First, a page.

Don't be that person.

Give all of your paperwork to your tax preparer at one time. Doling it out piecemeal is a no-no. But if you have everything except one or two pieces of information and feel you need to get everything to your tax preparer now, write a note, tax preparers suggest, and let whomever is doing your taxes know what's missing. Otherwise, your preparer will waste time looking for it, and that will likely result in a higher fee for you and a headache for your preparer.

Talk to your tax preparer throughout the year. "When clients show up in March with a 'Here, this is what I did last year,' situation, I can't help them. So consult, consult, consult," advises Juana Maria Gonzalez, a tax preparer in Miami Lakes, Fla., who is an enrolled agent with the Internal Revenue Service. (In a nutshell, she is licensed by the federal government and can represent people in tax audits.)

"In taxes, there are things we can help with that do affect you, sometimes quite vastly. Timing is crucial," says Gonzalez, who also owns her own tax company, Accu-Tax.

Gonzalez says you should definitely check in with your tax professional before you get married, divorced and certainly before you buy, sell or rent property.

Levin seconds that. "Years ago, mortgage financing of a home was one of the simplest transactions to structure tax-wise - interest expense on mortgage indebtedness was almost always fully deductible," he says.

But over the past three decades, tax legislation has complicated matters, Levin says. The amount of mortgage debt, the timing of when the debt was placed on the home and numerous other factors "can limit, or eliminate, the deductibility of the interest expense," he says. "These rules are known as tax traps for the unwary, and few mortgage loan brokers are aware of these traps."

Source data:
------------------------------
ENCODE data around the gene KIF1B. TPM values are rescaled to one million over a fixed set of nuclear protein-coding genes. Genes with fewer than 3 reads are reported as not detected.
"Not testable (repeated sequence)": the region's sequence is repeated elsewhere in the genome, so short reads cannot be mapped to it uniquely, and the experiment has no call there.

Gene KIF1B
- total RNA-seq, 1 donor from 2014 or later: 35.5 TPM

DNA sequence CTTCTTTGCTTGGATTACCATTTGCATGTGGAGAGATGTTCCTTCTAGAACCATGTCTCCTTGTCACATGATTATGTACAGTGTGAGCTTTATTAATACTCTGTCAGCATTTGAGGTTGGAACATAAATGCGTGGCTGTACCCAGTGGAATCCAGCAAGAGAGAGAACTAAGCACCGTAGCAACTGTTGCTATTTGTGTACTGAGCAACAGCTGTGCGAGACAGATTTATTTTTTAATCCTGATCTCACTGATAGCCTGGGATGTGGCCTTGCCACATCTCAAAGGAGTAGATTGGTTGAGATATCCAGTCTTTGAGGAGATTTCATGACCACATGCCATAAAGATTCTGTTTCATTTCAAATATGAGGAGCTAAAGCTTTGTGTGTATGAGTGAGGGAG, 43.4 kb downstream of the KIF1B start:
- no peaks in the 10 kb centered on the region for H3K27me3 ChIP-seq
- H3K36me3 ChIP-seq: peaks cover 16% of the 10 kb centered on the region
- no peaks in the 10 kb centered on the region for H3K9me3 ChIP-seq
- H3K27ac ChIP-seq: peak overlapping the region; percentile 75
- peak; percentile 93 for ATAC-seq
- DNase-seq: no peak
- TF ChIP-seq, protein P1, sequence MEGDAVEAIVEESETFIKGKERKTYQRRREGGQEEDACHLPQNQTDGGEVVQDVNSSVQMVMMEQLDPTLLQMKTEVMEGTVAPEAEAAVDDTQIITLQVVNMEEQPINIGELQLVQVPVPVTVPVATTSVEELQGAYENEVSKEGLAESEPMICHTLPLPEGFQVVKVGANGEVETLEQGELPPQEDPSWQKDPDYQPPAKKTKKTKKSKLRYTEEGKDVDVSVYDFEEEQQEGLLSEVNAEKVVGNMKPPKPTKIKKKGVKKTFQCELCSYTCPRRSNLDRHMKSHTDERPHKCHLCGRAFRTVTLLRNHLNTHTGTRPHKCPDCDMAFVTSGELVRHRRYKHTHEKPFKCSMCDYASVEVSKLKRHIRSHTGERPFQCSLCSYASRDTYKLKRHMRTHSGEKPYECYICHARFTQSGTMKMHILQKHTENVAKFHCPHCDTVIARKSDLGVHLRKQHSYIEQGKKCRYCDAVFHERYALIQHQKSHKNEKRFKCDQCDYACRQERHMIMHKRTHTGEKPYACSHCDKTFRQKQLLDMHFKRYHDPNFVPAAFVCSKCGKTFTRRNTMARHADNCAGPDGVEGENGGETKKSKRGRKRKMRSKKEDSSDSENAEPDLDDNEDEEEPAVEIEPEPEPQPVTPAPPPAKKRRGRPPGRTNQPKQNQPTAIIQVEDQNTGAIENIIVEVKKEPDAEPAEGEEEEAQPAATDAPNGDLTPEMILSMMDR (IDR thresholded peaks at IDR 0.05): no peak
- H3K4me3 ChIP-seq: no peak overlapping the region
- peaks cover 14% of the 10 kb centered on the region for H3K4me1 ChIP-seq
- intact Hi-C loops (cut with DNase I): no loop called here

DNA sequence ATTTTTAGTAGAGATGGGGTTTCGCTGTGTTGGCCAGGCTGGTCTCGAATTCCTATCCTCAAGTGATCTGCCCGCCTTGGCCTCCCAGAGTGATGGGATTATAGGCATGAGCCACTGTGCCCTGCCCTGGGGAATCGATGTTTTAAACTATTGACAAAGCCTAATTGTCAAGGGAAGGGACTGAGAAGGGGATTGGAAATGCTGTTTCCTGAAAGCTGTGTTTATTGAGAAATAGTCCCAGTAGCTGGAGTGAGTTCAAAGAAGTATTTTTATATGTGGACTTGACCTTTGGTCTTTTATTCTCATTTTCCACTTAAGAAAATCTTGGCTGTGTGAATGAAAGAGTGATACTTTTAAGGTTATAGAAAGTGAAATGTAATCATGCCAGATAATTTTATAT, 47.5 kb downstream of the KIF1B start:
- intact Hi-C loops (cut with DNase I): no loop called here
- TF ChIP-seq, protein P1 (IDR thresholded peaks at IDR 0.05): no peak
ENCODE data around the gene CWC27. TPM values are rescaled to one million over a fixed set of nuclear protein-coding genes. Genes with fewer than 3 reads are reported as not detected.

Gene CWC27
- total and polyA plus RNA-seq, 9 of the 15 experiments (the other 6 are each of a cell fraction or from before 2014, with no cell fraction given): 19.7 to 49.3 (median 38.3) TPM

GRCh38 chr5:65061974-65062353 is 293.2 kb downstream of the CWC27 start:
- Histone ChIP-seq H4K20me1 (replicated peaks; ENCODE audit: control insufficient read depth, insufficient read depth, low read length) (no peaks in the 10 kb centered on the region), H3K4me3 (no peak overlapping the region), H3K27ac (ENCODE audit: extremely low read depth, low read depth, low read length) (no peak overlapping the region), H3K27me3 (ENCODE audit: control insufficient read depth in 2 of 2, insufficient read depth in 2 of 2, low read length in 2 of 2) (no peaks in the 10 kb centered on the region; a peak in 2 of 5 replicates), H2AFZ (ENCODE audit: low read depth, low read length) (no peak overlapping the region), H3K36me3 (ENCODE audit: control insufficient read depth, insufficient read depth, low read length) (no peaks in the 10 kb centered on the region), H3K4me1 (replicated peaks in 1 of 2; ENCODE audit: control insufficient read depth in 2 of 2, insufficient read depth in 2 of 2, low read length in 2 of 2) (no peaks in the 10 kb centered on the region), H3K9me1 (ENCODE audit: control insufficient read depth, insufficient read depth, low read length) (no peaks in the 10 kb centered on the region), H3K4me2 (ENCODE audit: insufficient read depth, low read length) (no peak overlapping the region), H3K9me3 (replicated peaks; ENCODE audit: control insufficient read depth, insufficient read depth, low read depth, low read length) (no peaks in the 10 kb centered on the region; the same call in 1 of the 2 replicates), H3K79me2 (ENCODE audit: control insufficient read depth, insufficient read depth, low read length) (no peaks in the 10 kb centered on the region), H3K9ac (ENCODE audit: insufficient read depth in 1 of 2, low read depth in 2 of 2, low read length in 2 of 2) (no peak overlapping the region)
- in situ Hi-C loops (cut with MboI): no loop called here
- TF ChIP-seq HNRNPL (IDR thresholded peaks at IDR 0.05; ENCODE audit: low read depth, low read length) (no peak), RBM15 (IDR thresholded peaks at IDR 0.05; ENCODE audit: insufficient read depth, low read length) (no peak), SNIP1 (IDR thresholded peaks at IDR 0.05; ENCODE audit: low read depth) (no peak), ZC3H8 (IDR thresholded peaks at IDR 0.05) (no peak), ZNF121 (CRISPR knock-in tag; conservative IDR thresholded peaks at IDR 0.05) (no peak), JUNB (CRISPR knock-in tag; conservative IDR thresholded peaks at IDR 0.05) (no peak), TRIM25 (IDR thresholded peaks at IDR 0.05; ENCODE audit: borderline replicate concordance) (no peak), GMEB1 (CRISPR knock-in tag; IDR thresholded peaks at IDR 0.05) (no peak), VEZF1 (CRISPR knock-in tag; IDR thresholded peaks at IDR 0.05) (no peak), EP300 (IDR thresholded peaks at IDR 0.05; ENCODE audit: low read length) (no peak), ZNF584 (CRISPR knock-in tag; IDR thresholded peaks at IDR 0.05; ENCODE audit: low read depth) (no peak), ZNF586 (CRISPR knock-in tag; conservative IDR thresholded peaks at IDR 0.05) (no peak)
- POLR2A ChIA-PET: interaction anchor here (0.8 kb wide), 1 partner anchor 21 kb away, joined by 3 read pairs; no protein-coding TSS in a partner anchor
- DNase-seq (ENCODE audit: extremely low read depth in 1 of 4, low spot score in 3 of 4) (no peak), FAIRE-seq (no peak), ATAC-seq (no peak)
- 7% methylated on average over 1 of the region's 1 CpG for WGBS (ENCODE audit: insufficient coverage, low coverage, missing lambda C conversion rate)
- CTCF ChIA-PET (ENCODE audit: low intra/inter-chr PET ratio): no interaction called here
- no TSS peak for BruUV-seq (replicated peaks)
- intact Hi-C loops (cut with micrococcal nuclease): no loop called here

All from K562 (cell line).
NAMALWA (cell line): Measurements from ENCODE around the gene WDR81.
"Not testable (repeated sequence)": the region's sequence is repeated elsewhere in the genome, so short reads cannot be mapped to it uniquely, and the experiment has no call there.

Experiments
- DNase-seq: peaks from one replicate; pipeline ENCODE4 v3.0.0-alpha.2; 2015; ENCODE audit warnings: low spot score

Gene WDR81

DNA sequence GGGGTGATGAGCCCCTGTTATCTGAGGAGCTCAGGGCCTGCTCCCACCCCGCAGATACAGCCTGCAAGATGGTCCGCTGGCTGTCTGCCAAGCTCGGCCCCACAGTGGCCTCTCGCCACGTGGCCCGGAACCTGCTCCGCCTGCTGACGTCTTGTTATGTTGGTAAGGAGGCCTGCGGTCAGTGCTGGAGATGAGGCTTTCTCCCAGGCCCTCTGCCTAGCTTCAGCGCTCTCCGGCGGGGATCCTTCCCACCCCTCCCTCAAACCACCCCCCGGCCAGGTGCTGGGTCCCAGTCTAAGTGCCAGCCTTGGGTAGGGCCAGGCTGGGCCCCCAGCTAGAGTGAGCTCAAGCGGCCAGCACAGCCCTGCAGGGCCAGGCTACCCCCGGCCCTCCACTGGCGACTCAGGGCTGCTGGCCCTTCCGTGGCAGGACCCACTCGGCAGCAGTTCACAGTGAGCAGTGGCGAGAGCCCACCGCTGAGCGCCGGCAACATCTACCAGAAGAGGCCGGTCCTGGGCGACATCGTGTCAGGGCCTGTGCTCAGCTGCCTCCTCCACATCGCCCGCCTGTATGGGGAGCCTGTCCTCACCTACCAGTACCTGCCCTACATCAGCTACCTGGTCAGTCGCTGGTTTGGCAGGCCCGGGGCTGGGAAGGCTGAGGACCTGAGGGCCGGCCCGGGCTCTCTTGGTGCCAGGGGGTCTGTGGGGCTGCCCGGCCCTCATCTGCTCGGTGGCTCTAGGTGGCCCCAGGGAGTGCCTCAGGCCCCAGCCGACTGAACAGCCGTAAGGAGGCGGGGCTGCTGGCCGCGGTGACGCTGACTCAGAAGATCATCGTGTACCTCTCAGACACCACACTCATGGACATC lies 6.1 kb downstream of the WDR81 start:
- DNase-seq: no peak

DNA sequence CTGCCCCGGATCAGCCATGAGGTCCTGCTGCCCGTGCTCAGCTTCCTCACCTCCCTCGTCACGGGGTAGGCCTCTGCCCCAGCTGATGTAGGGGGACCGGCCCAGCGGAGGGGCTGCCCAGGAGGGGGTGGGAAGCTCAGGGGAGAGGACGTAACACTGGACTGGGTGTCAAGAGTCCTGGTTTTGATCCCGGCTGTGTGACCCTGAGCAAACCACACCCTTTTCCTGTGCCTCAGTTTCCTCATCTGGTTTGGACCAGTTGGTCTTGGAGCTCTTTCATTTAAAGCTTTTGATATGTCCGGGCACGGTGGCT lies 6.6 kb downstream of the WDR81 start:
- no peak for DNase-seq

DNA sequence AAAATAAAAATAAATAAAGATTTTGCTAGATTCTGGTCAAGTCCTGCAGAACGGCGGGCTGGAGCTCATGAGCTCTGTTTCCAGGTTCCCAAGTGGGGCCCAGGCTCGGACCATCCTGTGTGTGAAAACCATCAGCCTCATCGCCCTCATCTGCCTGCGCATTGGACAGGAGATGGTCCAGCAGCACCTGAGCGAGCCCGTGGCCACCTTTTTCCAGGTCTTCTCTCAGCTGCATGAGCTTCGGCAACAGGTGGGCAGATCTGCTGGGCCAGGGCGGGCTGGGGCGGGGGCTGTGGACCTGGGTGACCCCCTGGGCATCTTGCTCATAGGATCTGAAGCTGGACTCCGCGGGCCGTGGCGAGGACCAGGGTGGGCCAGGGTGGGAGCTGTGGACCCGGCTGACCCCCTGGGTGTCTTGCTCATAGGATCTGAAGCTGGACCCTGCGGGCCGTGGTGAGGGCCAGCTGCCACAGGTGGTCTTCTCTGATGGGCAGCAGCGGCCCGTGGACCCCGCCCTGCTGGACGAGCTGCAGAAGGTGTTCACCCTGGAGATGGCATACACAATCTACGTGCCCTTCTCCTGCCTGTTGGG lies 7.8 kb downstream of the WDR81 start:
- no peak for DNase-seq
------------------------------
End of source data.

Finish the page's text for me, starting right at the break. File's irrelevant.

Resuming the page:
Talk to your tax preparer before signing contracts. This advice comes from Mel Cohen, a certified financial planner who has been preparing taxes for more than 35 years and is based in Pleasantville, Tenn. Cohen remembers one client saying, "I just signed an agreement for sale for a new property. Can you look it over?"

Cohen's response: "No point in me looking it over since you already signed it."

If there's a potential problem with the IRS, tell your tax preparer immediately. Maybe it isn't surprising that a disorganized person who has fallen into a problem with the IRS won't necessarily try to fix the problem quickly. Still, you can see the problem when Cohen recounts how a client once told him, "I received a notice from the IRS, and I have 30 days to answer it."

Cohen asked his client when the letter came. The client's reply? "About three months ago."

[See: 13 Money Tips for Married Couples.]

Get your paperwork to your tax preparer early. February is fantastic, tax preparers say. March, especially the first half, is fine. But as Haislet says, if you give your material to your tax preparer on April 1, don't be upset if you end up having to file an extension.

In other words, your tax preparer is a mere mortal who happens to be pretty good with numbers. If it's April 14, and you're heading into your preparer's office with a bag of receipts in tow, you don't need a tax preparer. You need a magician or a time machine.